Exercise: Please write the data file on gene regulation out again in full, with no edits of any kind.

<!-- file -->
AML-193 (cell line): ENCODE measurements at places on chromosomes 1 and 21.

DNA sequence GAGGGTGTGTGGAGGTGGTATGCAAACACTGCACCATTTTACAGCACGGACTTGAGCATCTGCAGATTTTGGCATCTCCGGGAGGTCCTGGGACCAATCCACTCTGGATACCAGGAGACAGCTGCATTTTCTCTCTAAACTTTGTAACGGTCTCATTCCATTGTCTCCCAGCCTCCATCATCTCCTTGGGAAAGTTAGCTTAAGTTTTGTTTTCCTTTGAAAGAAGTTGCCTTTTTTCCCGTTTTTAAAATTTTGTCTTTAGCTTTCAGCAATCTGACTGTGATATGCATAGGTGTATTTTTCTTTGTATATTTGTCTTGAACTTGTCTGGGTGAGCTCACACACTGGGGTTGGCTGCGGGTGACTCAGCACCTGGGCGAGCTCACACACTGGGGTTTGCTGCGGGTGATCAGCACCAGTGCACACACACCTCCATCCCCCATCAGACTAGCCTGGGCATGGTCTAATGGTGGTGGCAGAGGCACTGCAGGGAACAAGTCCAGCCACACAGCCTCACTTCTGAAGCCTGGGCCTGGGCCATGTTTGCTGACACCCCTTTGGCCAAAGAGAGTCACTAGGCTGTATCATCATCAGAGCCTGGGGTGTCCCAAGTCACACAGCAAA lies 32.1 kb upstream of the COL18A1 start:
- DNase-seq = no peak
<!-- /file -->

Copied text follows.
AML-193 (cell line): ENCODE measurements at places on chromosomes 1 and 21.

DNA sequence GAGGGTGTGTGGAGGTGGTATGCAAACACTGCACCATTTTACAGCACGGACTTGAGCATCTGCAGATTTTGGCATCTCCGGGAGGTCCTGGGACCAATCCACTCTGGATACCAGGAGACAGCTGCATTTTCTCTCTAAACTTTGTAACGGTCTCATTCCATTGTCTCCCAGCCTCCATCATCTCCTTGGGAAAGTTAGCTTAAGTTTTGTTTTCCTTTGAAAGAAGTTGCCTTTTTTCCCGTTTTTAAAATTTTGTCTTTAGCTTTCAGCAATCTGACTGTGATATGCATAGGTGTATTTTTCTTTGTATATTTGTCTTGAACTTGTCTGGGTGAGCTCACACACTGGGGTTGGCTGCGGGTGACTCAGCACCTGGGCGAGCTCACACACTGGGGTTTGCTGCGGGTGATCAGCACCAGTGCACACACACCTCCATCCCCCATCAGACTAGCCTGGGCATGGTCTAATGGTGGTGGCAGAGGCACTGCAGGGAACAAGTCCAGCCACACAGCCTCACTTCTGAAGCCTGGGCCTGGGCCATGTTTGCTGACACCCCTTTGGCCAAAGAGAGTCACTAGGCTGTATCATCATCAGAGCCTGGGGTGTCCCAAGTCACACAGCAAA lies 32.1 kb upstream of the COL18A1 start:
- DNase-seq = no peak